Seven out of 10 Israelis can not forgive Germany for the Holocaust. The resistance is strongest among todays youth.
The survey, conducted by the “Geocatrographia Institute,” interviewed 500 men and women over the age of 18, a representative sample of the Jewish population in Israel.
Survey participants were asked, “Today, 65 years after the Holocaust took place in Europe, is it time to forgive the German people and Germany for crimes committed in the Holocaust?”
Twenty-three percent of respondents said that they forgive Germany, while 70 per cent said they do not. Seven percent said they are unsure.
The Center for Academic Studies noted that surprisingly, the older the respondents were, the more they agreed to forgive the German people.
Another noteworthy figure was the gap between the high number of secular Jews who were more forgiving toward Germany compared to the number of religious and orthodox respondents.
Aaron Bock, the spokesman of the Jewish community in Germany was surprised by the survey results, saying, “The number of forgivers is surprising. It seems that the Israeli public understands more than in the past that Germany should no longer be punished for the Holocaust because today there is a different Germany with Germans from another generation.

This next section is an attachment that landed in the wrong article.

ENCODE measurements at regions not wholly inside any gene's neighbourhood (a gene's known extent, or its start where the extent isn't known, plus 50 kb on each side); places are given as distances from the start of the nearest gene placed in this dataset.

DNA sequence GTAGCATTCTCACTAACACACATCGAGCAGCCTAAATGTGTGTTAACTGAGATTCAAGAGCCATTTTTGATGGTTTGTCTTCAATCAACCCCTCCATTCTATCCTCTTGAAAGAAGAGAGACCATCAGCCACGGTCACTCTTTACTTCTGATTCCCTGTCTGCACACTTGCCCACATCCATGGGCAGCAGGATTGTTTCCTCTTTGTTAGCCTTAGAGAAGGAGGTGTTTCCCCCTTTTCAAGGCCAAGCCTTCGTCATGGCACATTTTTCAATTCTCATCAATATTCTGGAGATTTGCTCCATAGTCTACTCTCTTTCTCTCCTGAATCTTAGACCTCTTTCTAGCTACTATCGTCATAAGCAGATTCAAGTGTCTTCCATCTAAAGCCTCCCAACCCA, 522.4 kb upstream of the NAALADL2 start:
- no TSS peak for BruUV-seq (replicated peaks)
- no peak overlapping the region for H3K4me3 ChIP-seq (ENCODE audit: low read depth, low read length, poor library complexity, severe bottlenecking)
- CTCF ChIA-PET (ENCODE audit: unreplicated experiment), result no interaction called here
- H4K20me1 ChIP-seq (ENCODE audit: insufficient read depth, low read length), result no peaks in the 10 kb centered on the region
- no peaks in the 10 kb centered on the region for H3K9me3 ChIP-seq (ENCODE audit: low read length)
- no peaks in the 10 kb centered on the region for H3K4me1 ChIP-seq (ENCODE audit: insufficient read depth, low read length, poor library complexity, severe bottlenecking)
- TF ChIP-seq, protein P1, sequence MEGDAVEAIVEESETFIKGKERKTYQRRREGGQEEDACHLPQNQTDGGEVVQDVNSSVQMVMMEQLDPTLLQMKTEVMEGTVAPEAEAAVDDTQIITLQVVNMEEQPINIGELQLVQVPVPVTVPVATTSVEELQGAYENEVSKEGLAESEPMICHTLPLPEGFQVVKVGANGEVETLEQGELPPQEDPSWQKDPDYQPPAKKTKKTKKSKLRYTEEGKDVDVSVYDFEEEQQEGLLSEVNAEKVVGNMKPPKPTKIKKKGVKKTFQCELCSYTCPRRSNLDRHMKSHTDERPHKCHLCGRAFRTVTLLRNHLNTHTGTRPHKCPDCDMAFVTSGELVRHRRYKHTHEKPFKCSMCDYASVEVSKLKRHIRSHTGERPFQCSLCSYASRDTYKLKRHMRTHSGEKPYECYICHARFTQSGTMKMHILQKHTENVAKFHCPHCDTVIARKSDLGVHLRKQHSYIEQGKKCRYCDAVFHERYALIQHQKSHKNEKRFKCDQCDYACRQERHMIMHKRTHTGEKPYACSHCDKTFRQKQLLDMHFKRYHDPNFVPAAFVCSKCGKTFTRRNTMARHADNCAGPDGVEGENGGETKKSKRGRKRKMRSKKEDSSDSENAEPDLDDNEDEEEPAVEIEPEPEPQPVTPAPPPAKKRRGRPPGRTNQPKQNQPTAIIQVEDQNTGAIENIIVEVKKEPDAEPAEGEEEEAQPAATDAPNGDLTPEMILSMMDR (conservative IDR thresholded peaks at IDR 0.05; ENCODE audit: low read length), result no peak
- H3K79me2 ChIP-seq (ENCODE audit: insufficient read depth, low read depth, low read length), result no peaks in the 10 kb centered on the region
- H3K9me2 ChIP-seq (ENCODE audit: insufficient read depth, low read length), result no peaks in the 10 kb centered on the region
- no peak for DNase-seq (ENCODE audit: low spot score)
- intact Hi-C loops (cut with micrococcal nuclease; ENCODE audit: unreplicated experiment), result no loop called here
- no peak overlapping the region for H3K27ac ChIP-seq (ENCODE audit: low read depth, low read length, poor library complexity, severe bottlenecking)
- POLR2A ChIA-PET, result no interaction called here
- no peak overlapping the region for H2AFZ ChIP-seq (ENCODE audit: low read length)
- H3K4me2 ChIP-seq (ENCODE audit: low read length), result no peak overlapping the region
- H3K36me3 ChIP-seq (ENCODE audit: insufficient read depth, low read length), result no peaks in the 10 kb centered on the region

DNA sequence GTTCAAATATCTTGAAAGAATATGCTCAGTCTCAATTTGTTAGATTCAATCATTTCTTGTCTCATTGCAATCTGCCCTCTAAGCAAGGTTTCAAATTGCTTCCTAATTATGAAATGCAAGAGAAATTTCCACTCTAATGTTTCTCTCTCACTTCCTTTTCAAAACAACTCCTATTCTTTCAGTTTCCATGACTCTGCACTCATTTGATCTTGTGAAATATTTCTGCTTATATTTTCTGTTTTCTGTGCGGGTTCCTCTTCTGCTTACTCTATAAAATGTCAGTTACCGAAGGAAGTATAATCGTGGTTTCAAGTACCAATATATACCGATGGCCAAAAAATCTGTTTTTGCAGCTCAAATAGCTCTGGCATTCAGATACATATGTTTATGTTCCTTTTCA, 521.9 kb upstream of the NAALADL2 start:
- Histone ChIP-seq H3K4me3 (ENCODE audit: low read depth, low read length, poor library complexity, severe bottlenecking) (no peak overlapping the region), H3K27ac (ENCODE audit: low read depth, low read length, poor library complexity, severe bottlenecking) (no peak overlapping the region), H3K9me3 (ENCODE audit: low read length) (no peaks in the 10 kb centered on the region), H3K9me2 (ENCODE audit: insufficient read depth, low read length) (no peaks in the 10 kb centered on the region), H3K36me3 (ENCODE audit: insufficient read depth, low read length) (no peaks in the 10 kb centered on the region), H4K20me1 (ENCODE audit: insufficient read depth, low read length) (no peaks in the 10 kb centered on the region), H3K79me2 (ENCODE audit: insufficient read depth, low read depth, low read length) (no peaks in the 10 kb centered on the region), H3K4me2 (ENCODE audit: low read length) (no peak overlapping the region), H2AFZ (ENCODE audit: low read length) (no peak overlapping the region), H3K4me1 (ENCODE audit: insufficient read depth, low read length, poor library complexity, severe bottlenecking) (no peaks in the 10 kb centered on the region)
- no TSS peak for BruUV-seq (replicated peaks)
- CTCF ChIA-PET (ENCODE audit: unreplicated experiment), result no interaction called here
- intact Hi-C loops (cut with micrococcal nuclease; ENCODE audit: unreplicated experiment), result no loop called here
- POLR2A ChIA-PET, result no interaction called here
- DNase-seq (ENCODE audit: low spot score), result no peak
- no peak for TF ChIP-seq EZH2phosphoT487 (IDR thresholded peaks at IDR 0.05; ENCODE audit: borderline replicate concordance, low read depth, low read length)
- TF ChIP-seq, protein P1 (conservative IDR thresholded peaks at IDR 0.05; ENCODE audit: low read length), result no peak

Source: Jerusalem Post
It is hardly possible to think about a more difficult example of forgiveness. The Bible is crystal clear:
Matthew 6: 14-15.
For if you forgive other people when they sin against you, your heavenly Father will also forgive you. But if you do not forgive others their sins, your Father will not forgive your sins.
If Jews are willing to forgive the Germans for the Holocaust, you forgiving even your enemies should be a simple cake walk. Of course, if you really believe in Jesus.
Forgiveness is very important.
I know of this Pastor who prayed for me once, and hails Puerto Rico, but travels all over the world to spread the Word of God. His son in law murdered his daughter. The man was convicted of murder and sent to prison. The Pastor visited the prison, and forgave him for murdering his daughter, and prayed for him to accept Christ as Savior.
I wish more people were like this. For we all have to face God one day soon, and he will see if you have hatred in your heart against another.
The bible says in Matthew 5:44-45 But I tell you: Love your enemies and pray for those who persecute you, that you may be sons of your Father in heaven. He causes his sun to rise on the evil and the good, and sends rain on the righteous and the unrighteous.
The poll really says nothing at all because the question was badly put.
If I put myself into the position of an Israeli, I would probably think that the holocaust is unforgivable, the guilty have carried their guilt to their graves. But I wouldn’t want to blame today’s Germans. So, what would I answer?
No, I do not forgive.